Liberal Democrat leader Tim Farron is to accuse the prime minister of following “aggressive, nationalistic” politics like those of Donald Trump and Vladimir Putin.
He will tell his party’s conference later that Theresa May is part of a “new world order” with the presidents.
His party is the “real opposition” to her “hard Brexit” plan, he will add.
Mrs May told the Conservative’s spring conference on Friday that she wanted a “more united” Britain.
Mr Farron will say he wants to reclaim the British flag from nationalists using it as a “symbol of division”.
He will make the comments as part of his keynote speech at the Lib Dem’s spring conference in York.
‘The new normal’
The party leader will say: “The politics of Trump. Of Putin. Of Le Pen. And now the politics of Her Majesty’s Government.
“Welcome to the new world order. This is the new normal, the new status quo.
“Aggressive. Nationalistic. Anti-Nato. Anti-EU. It is the post-war internationalist consensus unravelling in real time.
“Winston Churchill’s vision for a world that achieves peace through trade, common values and shared endeavour evaporating before our eyes.”
Mr Farron will tell his supporters to stop being “squeamish” about patriotism, calling for the centre left to reclaim the British flag.
“I love my country,” he will say. “I’m proud of my identity.
“Patriotism isn’t about dividing our society. It is about celebrating it. It’s about our shared experience, our shared history, our shared destiny.”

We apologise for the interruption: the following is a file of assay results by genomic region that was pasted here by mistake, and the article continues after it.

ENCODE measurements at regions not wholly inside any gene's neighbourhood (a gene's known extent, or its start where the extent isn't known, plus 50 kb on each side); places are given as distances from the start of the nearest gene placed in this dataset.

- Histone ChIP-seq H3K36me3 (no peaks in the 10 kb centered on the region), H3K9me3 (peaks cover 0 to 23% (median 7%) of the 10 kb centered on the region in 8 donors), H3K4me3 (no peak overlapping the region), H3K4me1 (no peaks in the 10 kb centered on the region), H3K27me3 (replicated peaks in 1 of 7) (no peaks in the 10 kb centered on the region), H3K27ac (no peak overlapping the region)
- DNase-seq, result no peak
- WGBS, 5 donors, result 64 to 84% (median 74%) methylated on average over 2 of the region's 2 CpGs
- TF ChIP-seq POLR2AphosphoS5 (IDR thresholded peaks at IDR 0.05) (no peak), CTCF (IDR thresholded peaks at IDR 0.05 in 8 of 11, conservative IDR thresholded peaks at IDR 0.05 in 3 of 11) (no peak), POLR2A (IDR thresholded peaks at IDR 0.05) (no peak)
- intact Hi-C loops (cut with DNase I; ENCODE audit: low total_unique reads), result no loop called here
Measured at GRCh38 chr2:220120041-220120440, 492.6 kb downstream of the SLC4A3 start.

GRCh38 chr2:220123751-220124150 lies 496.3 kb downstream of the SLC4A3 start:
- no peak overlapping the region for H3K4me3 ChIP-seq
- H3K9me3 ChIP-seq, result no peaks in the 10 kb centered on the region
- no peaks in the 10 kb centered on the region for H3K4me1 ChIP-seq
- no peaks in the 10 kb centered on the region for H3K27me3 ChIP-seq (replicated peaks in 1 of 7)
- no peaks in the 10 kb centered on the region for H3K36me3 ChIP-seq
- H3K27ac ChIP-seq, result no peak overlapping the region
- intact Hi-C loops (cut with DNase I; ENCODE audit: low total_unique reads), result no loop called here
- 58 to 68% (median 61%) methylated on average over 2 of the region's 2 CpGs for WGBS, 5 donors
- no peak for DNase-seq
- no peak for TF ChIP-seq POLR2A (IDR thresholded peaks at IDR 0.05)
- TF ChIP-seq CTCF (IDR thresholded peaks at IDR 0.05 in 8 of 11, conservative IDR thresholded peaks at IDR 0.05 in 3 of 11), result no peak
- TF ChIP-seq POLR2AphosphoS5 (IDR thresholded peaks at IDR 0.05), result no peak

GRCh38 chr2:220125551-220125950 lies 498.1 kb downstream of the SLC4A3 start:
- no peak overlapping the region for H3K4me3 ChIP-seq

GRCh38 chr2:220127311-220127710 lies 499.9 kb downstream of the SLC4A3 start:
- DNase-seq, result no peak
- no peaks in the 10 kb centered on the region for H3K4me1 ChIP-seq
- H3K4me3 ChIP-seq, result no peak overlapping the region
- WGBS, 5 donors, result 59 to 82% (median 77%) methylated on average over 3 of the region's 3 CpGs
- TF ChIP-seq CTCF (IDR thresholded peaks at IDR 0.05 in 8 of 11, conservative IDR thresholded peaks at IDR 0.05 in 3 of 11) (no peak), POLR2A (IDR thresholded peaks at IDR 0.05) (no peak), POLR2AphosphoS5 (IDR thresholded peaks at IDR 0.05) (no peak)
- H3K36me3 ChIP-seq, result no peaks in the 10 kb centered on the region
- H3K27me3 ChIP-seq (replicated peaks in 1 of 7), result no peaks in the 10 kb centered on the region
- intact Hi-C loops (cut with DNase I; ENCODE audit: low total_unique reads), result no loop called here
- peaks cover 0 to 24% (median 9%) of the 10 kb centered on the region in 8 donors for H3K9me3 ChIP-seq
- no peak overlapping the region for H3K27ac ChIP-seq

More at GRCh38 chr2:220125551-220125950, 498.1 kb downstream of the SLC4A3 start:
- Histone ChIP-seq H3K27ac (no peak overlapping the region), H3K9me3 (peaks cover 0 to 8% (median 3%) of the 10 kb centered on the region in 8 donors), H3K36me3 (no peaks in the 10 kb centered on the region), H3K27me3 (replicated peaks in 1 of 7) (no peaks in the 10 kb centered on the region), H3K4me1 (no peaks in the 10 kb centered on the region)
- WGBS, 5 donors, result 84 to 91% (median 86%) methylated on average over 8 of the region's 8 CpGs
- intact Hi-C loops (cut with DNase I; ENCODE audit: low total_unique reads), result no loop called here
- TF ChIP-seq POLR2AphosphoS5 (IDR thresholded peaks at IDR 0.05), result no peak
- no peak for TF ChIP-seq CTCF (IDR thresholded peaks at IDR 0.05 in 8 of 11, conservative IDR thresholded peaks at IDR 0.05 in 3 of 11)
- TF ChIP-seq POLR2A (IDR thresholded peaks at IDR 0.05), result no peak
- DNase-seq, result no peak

The Lib Dem leader will end his speech by saying his party, which has nine MPs, is the “only party in British politics opposed to a hard Brexit”, and he will continue to campaign for a referendum on the deal negotiated by the government on leaving the EU.
Meanwhile, former Prime Minister Sir John Major has criticised what he calls “ultra Brexiteers” within the Conservative Party who he believes are trying for a “complete break from Europe.”
Writing in the Mail on Sunday, he says such figures need to “stop shouting down anyone with an opposing view”, as well as launching “vitriolic and personal attacks” on judges, civil servants and other public figures.
“In doing so they demean both themselves and their cause,” he wrote. “These ‘Ultras’ are terrified that their triumph in taking us out of Europe will be snatched away.
“But if that is their fear, why do they not defend their position with logic and passion, with thoughtful, cogent argument, instead of low-grade personal abuse that has been their standard response so far?”
Sir John called for an end to “fake facts and bogus promises” and for others to follow the PM in negotiations with “skill, persuasion and diplomacy” in order to “heal the wounds… of one of the most damaging [debates] in the history of British politics”.
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